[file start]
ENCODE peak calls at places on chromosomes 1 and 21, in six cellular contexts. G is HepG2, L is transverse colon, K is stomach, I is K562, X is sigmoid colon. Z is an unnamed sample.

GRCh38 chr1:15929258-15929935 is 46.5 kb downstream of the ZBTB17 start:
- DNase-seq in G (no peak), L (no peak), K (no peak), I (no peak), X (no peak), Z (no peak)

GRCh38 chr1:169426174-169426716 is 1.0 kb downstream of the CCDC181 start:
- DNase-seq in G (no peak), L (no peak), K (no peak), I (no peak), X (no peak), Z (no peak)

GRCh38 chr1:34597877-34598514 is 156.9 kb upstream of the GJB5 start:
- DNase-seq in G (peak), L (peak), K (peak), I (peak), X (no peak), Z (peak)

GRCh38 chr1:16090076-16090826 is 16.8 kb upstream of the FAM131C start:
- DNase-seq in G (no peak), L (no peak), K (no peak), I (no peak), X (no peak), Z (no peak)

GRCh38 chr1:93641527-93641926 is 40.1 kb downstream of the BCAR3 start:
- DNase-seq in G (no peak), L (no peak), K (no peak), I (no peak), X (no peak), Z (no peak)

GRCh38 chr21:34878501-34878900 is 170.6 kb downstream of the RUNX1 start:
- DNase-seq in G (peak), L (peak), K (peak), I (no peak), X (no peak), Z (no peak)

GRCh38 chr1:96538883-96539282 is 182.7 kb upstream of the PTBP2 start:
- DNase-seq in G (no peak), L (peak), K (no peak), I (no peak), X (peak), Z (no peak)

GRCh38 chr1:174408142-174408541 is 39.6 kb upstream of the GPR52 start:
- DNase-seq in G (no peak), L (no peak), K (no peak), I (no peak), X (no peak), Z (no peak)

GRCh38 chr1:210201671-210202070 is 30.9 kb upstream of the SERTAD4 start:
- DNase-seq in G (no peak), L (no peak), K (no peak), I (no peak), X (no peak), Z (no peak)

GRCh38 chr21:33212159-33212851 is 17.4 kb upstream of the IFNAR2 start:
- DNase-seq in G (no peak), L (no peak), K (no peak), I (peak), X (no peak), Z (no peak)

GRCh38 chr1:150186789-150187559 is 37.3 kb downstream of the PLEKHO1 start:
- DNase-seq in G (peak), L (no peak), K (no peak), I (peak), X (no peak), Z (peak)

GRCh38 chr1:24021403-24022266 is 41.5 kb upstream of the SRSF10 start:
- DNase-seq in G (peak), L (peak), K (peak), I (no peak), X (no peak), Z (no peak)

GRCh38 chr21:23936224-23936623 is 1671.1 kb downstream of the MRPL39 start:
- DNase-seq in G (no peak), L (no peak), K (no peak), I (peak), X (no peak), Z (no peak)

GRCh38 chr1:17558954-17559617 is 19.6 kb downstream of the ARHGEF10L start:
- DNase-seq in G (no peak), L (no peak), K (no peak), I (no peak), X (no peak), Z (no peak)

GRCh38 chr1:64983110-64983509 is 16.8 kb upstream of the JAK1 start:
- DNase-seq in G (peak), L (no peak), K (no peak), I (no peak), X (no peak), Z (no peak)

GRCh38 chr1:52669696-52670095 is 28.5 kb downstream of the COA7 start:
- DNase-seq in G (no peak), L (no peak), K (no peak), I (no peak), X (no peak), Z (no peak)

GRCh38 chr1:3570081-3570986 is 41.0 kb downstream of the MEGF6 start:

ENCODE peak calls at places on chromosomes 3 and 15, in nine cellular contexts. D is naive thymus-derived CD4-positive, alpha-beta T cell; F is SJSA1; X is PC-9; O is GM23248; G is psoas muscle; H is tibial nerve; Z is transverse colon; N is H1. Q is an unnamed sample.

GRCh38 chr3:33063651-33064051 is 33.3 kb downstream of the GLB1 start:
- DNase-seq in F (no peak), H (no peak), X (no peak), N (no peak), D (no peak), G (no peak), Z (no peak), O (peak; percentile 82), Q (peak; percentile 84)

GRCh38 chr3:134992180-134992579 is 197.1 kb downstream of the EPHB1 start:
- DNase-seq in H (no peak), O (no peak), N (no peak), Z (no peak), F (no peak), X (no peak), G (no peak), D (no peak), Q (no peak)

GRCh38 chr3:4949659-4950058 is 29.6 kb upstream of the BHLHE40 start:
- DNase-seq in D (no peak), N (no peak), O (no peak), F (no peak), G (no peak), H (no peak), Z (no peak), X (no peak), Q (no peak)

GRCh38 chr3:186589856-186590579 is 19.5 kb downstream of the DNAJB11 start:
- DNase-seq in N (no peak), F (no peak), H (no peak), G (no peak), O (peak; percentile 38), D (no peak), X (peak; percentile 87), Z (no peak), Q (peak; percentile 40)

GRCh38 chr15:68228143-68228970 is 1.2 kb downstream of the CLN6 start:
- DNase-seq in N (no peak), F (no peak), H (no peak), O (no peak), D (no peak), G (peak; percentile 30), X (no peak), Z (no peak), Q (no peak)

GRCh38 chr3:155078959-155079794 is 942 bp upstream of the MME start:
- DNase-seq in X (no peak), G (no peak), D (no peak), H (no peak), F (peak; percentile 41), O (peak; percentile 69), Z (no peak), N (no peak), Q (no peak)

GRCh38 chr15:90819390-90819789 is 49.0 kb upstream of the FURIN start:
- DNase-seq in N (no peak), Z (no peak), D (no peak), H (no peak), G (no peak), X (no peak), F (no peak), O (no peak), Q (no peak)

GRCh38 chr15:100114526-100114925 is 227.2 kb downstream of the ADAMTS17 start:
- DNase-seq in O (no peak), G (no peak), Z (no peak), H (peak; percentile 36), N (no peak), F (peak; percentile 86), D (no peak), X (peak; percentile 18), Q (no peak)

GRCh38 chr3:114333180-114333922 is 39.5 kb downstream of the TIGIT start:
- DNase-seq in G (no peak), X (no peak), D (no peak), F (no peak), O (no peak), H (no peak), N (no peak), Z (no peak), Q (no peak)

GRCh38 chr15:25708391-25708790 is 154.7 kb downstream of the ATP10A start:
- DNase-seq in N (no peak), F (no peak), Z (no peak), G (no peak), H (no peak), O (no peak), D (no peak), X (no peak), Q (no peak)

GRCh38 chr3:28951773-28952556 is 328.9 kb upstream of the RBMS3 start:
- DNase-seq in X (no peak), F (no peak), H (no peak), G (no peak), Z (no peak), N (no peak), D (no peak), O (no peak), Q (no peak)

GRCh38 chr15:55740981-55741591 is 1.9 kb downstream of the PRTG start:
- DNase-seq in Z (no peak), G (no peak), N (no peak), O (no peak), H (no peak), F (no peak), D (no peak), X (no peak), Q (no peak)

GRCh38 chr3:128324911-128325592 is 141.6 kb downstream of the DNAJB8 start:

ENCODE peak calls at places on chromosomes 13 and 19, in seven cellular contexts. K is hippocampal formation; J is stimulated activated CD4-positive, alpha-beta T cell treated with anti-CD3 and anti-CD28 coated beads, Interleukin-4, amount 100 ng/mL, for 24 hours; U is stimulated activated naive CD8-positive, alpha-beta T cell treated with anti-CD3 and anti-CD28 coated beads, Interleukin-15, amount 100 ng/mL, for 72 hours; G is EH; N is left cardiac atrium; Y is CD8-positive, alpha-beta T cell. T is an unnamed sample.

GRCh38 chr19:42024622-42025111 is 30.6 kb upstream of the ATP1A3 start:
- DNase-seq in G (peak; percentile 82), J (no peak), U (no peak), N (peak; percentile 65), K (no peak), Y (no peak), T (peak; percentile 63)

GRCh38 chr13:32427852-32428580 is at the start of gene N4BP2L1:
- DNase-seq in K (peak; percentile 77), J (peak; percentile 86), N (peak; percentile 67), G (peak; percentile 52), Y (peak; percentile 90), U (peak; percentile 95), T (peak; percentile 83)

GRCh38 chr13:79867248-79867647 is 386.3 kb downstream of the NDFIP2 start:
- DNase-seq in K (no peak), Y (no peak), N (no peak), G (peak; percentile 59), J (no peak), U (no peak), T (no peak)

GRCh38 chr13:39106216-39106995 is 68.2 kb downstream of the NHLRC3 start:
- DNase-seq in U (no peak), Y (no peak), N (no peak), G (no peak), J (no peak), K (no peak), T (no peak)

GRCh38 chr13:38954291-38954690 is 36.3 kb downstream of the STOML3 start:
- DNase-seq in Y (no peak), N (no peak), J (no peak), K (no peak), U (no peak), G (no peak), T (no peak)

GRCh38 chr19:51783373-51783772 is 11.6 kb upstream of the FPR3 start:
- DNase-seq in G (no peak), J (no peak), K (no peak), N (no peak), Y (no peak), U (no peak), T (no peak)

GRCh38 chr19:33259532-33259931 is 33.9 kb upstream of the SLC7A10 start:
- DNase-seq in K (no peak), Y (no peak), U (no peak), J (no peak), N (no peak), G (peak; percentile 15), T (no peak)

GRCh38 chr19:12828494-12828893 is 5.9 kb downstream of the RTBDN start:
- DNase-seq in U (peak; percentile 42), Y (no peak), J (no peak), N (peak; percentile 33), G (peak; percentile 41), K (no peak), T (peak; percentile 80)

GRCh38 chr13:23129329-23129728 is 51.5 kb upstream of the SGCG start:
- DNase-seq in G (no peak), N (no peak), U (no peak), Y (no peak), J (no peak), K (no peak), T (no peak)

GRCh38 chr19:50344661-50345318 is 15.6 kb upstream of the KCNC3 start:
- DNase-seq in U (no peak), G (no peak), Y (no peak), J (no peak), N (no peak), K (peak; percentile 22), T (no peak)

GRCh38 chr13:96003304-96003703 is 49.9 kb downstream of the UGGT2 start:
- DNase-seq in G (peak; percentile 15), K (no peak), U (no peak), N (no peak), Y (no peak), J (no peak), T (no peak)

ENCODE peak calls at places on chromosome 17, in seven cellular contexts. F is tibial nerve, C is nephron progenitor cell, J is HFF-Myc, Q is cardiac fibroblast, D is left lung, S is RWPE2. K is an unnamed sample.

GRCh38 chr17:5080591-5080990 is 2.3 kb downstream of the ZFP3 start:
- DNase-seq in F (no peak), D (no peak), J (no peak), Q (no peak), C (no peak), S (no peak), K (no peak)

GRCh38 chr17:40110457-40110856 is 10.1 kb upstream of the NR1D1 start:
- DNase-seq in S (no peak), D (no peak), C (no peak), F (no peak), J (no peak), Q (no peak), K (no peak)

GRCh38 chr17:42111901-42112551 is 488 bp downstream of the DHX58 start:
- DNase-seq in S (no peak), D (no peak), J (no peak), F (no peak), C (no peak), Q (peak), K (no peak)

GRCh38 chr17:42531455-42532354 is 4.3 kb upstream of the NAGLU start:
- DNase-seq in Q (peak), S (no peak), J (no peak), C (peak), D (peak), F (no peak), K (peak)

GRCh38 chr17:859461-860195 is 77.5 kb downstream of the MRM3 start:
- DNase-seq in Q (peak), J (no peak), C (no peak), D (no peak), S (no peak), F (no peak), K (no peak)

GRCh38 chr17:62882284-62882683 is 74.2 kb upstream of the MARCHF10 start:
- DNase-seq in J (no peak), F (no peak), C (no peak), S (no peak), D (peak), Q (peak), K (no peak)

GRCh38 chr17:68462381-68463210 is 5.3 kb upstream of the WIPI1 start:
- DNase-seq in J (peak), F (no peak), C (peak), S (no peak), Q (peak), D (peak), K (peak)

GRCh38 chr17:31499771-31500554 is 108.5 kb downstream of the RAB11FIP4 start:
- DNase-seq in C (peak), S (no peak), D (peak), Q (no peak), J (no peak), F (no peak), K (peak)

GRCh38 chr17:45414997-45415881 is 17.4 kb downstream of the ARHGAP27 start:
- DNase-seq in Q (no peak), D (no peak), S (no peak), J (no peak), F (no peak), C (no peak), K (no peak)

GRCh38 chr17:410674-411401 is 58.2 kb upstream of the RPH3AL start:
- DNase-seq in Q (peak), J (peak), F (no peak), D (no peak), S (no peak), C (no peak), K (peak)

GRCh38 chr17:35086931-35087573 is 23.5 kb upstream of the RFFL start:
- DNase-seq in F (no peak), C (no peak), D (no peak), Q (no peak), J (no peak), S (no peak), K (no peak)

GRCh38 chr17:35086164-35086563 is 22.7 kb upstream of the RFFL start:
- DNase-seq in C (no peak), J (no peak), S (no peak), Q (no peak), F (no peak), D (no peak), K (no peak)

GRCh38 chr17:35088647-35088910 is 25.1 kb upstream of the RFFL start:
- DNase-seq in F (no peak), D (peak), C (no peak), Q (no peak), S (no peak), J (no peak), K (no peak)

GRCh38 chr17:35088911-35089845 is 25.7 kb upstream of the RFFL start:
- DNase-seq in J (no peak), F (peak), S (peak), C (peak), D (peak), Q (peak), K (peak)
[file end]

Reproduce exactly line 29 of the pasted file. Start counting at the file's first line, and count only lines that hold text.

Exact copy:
- DNase-seq in G (no peak), L (no peak), K (no peak), I (no peak), X (no peak), Z (no peak)